A sweeping public consultation will get under way next month into plans which could see a third nuclear power station built in North Somerset. The Environment Agency is staging the inquiry into draft decisions to grant three permits for the proposals for Hinkley Point C. The operators of the power station, NNB Generation Limited, a joint venture of EDF Energy and Centrica, applied for the key permits last year. The Environment Agency is deciding whether the permits should be issued which would allow the power station to discharge and dispose of radioactive wastes, discharge cooling water and liquid effluents into the Bristol Channel and operate standby power supply systems using diesel generators.
Western Morning News 14th Aug 2012 more >>
Npower parent RWE announced another 2,400 job cuts across Europe on Tuesday and reported a 15pc fall in UK earnings despite soaring demand for energy. Most of the job losses are expected in Germany, where RWE is headquartered, but the group was unable to rule out cuts in the UK.
Telegraph 15th Aug 2012 more >>
A devastating blaze at a wood-powered plant in Essex has resulted in a drop in profits at one of the Britains largest energy companies. Most of RWE npowers plant in Tilbury remains out of action after piles of wood pellets caught fire in February. The fire was particularly embarrassing for the German-owned company as the plant had only just been converted from using coal and was touted as Britains largest biomass station.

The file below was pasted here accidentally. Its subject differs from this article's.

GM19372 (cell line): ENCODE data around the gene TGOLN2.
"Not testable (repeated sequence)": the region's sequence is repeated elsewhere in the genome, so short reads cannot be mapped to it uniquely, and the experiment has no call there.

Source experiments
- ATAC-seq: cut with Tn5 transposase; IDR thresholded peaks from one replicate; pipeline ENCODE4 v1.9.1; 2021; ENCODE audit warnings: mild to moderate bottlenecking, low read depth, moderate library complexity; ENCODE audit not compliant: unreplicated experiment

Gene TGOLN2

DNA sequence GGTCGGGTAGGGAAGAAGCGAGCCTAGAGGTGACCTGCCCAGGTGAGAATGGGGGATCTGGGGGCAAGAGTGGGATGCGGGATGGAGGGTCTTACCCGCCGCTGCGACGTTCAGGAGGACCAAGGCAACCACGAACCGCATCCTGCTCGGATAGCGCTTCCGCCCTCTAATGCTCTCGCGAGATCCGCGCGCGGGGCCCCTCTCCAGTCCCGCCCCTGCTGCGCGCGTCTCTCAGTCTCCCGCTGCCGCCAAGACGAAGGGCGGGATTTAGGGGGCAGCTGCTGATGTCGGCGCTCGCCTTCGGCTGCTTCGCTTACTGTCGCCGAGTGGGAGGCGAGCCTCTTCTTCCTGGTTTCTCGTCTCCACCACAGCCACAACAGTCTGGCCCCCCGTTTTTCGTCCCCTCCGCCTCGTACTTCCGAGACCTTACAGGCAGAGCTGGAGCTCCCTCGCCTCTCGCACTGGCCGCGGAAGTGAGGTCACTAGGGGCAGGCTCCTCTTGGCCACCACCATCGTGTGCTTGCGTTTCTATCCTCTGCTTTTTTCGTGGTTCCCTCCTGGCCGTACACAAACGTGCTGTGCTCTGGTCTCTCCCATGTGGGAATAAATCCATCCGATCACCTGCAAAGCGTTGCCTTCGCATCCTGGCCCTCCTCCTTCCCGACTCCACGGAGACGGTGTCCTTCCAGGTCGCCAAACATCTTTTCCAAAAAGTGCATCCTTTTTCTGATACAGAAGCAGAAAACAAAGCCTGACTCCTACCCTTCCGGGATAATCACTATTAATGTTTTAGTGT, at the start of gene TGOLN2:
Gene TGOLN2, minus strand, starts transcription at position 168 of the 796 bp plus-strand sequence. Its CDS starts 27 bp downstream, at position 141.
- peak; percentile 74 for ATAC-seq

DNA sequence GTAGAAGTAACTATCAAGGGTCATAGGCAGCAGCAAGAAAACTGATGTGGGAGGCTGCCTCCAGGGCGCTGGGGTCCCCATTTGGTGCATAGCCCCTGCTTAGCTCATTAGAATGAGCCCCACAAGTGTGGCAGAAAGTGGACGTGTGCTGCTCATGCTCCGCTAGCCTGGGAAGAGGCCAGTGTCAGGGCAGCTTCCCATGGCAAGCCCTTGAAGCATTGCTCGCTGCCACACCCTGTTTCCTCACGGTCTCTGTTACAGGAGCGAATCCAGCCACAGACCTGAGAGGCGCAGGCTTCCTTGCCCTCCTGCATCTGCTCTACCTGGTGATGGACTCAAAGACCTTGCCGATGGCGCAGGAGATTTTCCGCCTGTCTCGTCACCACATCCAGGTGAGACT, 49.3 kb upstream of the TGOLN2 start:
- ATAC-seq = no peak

Times 15th Aug 2012 more >>
Nuclear regulators from across Europe will examine cracks at a Belgian nuclear plant on Thursday to help establish what further action may be needed in reactors constructed by the same company – now defunct – in other countries.
Reuters 14th Aug 2012 more >>
Dominion’s four Virginia nuclear units have reactor pressure vessels made by the same manufacturer that supplied a Belgian reactor shut down because of possible vessel cracking, a Dominion spokesman said Friday. Dominion is following developments in Belgium, but has not been notified by the US Nuclear Regulatory Commission of any information related to the incident, Richard Zuercher said. The NRC is sending a materials expert to a meeting in Belgium on the matter next week, agency spokesman Scott Burnell said Friday. It is too early to say whether NRC will impose additional requirements based on the Belgian incident.
Platts 10th Aug 2012 more >>